Airlift Bioreactor for Biological Applications with Microbubble Mediated Transport Processes

Hdl Handle:
http://hdl.handle.net/10034/559335
Title:
Airlift Bioreactor for Biological Applications with Microbubble Mediated Transport Processes
Authors:
Al-Mashhadani, Mahmood K. H.; Wilkinson, Stephen J.; Zimmerman, William B.
Abstract:
Airlift bioreactors can provide an attractive alternative to stirred tanks, particularly for bioprocesses with gaseous reactants or products. Frequently, however, they are susceptible to being limited by gas-liquid mass transfer and by poor mixing of the liquid phase, particularly when they are operating at high cell densities. In this work we use CFD modelling to show that microbubbles generated by fluidic oscillation can provide an effective, low energy means of achieving high interfacial area for mass transfer and improved liquid circulation for mixing. The results show that when the diameter of the microbubbles exceeded 200 μm, the “downcomer” region, which is equivalent to about 60 % of overall volume of the reactor, is free from gas bubbles. The results also demonstrate that the use of microbubbles not only increases surface area to volume ratio, but also increases mixing efficiency through increasing the liquid velocity circulation around the draft tube. In addition, the depth of downward penetration of the microbubbles into the downcomer increases with decreasing bubbles size due to a greater downward drag force compared to the buoyancy force. The simulated results indicate that the volume of dead zone increases as the height of diffuser location is increased. We therefore hypothesise that poor gas bubble distribution due to the improper location of the diffuser may have a markedly deleterious effect on the performance of the bioreactor used in this work.
Affiliation:
University of Chester
Citation:
Al-Mashhadani, M. K. H., Wilkinson, S. J., & Zimmerman, W. B. (2015). Airlift bioreactor for biological applications with microbubble mediated transport processes. Chemical Engineering Science, 137, 243-253. doi: http://dx.doi.org/10.1016/j.ces.2015.06.032
Publisher:
Elsevier
Journal:
Chemical Engineering Science
Publication Date:
Jun-2015
URI:
http://hdl.handle.net/10034/559335
DOI:
10.1016/j.ces.2015.06.032
Additional Links:
http://linkinghub.elsevier.com/retrieve/pii/S0009250915004406
Type:
Article
Language:
en
ISSN:
00092509
Appears in Collections:
Chemical Engineering

Full metadata record

DC FieldValue Language
dc.contributor.authorAl-Mashhadani, Mahmood K. H.en
dc.contributor.authorWilkinson, Stephen J.en
dc.contributor.authorZimmerman, William B.en
dc.date.accessioned2015-07-09T11:34:01Zen
dc.date.available2015-07-09T11:34:01Zen
dc.date.issued2015-06en
dc.identifier.citationAl-Mashhadani, M. K. H., Wilkinson, S. J., & Zimmerman, W. B. (2015). Airlift bioreactor for biological applications with microbubble mediated transport processes. Chemical Engineering Science, 137, 243-253. doi: http://dx.doi.org/10.1016/j.ces.2015.06.032en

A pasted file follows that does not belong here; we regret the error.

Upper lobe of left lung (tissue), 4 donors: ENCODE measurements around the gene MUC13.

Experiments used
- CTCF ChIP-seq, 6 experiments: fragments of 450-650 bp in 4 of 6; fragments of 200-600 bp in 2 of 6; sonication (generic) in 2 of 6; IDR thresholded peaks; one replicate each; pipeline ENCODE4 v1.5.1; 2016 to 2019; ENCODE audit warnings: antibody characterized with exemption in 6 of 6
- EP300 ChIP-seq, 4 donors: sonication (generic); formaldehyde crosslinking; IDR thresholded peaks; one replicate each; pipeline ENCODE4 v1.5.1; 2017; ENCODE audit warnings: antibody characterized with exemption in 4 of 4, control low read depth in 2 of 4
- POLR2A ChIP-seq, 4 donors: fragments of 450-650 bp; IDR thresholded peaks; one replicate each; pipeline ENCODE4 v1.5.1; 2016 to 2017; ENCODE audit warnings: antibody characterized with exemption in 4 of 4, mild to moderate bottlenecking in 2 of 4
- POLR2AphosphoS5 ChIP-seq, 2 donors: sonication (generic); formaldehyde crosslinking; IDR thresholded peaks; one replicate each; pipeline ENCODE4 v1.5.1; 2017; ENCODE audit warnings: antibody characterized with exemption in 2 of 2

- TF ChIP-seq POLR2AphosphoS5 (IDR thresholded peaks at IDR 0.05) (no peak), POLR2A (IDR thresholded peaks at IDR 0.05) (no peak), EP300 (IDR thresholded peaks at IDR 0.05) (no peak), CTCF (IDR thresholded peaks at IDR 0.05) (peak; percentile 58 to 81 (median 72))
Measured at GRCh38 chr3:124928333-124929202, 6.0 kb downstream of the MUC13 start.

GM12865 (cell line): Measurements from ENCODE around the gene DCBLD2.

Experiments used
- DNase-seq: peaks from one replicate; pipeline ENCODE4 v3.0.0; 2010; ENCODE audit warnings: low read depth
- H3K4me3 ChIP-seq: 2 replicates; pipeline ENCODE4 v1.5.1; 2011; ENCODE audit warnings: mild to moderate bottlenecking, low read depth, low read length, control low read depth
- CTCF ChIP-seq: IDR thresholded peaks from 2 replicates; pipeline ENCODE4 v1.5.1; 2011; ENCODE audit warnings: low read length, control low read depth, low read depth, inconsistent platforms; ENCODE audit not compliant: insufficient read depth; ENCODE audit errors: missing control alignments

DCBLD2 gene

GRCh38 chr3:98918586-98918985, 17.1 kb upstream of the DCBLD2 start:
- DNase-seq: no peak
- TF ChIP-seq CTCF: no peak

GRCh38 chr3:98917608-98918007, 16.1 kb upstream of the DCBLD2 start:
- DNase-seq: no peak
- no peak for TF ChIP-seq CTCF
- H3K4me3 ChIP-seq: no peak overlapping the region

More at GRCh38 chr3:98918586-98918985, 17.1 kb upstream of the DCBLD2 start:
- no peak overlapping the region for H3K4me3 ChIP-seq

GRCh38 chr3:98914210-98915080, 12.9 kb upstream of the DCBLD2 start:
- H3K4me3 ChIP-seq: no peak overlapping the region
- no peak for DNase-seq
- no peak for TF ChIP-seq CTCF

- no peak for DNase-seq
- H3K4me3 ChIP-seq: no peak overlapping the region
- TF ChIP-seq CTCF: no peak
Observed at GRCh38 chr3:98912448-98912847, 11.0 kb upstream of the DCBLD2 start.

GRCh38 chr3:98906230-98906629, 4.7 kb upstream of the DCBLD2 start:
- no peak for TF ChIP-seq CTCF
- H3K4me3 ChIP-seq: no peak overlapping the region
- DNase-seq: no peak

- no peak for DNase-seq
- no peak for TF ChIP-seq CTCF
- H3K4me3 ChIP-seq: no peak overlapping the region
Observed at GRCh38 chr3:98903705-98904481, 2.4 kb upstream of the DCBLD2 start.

dc.identifier.issn00092509en
dc.identifier.doi10.1016/j.ces.2015.06.032en
dc.identifier.urihttp://hdl.handle.net/10034/559335en
dc.description.abstractAirlift bioreactors can provide an attractive alternative to stirred tanks, particularly for bioprocesses with gaseous reactants or products. Frequently, however, they are susceptible to being limited by gas-liquid mass transfer and by poor mixing of the liquid phase, particularly when they are operating at high cell densities. In this work we use CFD modelling to show that microbubbles generated by fluidic oscillation can provide an effective, low energy means of achieving high interfacial area for mass transfer and improved liquid circulation for mixing. The results show that when the diameter of the microbubbles exceeded 200 μm, the “downcomer” region, which is equivalent to about 60 % of overall volume of the reactor, is free from gas bubbles. The results also demonstrate that the use of microbubbles not only increases surface area to volume ratio, but also increases mixing efficiency through increasing the liquid velocity circulation around the draft tube. In addition, the depth of downward penetration of the microbubbles into the downcomer increases with decreasing bubbles size due to a greater downward drag force compared to the buoyancy force. The simulated results indicate that the volume of dead zone increases as the height of diffuser location is increased. We therefore hypothesise that poor gas bubble distribution due to the improper location of the diffuser may have a markedly deleterious effect on the performance of the bioreactor used in this work.en
dc.language.isoenen
dc.publisherElsevieren
dc.relation.urlhttp://linkinghub.elsevier.com/retrieve/pii/S0009250915004406en
dc.rightsArchived with thanks to Chemical Engineering Scienceen
dc.subjectFluidic oscillationen
dc.subjectAirlift bioreactoren
dc.subjectMicrobubblesen
dc.subjectCOMSOL Mutiphysicsen
dc.titleAirlift Bioreactor for Biological Applications with Microbubble Mediated Transport Processesen
dc.typeArticleen
dc.contributor.departmentUniversity of Chesteren
dc.identifier.journalChemical Engineering Scienceen
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